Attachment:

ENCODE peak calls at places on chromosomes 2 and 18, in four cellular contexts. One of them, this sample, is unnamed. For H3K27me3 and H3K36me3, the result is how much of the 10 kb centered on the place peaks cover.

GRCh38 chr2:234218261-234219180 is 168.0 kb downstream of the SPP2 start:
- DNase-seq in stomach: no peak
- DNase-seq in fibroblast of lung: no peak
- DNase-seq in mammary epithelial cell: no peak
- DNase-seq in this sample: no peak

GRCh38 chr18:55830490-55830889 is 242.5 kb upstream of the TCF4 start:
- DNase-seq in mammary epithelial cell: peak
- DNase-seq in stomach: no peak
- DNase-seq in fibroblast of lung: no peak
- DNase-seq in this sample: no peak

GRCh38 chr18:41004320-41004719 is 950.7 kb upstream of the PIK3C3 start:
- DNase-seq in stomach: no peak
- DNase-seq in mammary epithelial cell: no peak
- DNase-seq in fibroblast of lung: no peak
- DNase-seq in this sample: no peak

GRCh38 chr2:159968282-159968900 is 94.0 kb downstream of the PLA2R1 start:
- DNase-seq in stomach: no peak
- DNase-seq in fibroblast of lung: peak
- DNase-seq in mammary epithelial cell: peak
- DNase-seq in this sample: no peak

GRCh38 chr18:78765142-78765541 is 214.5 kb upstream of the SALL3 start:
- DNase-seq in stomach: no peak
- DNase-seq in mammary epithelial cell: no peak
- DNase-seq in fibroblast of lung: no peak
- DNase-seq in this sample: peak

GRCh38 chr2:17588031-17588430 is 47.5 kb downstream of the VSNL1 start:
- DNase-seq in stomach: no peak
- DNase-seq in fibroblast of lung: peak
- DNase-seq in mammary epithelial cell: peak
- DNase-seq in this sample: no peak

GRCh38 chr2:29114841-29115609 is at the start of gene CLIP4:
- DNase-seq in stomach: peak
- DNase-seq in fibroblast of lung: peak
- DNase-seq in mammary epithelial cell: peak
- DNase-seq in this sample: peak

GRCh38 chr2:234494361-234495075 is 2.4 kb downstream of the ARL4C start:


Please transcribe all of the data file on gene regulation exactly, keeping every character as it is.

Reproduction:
ENCODE peak calls at places on chromosomes 2 and 18, in four cellular contexts. One of them, this sample, is unnamed. For H3K27me3 and H3K36me3, the result is how much of the 10 kb centered on the place peaks cover.

GRCh38 chr2:234218261-234219180 is 168.0 kb downstream of the SPP2 start:
- DNase-seq in stomach: no peak
- DNase-seq in fibroblast of lung: no peak
- DNase-seq in mammary epithelial cell: no peak
- DNase-seq in this sample: no peak

GRCh38 chr18:55830490-55830889 is 242.5 kb upstream of the TCF4 start:
- DNase-seq in mammary epithelial cell: peak
- DNase-seq in stomach: no peak
- DNase-seq in fibroblast of lung: no peak
- DNase-seq in this sample: no peak

GRCh38 chr18:41004320-41004719 is 950.7 kb upstream of the PIK3C3 start:
- DNase-seq in stomach: no peak
- DNase-seq in mammary epithelial cell: no peak
- DNase-seq in fibroblast of lung: no peak
- DNase-seq in this sample: no peak

GRCh38 chr2:159968282-159968900 is 94.0 kb downstream of the PLA2R1 start:
- DNase-seq in stomach: no peak
- DNase-seq in fibroblast of lung: peak
- DNase-seq in mammary epithelial cell: peak
- DNase-seq in this sample: no peak

GRCh38 chr18:78765142-78765541 is 214.5 kb upstream of the SALL3 start:
- DNase-seq in stomach: no peak
- DNase-seq in mammary epithelial cell: no peak
- DNase-seq in fibroblast of lung: no peak
- DNase-seq in this sample: peak

GRCh38 chr2:17588031-17588430 is 47.5 kb downstream of the VSNL1 start:
- DNase-seq in stomach: no peak
- DNase-seq in fibroblast of lung: peak
- DNase-seq in mammary epithelial cell: peak
- DNase-seq in this sample: no peak

GRCh38 chr2:29114841-29115609 is at the start of gene CLIP4:
- DNase-seq in stomach: peak
- DNase-seq in fibroblast of lung: peak
- DNase-seq in mammary epithelial cell: peak
- DNase-seq in this sample: peak

GRCh38 chr2:234494361-234495075 is 2.4 kb downstream of the ARL4C start: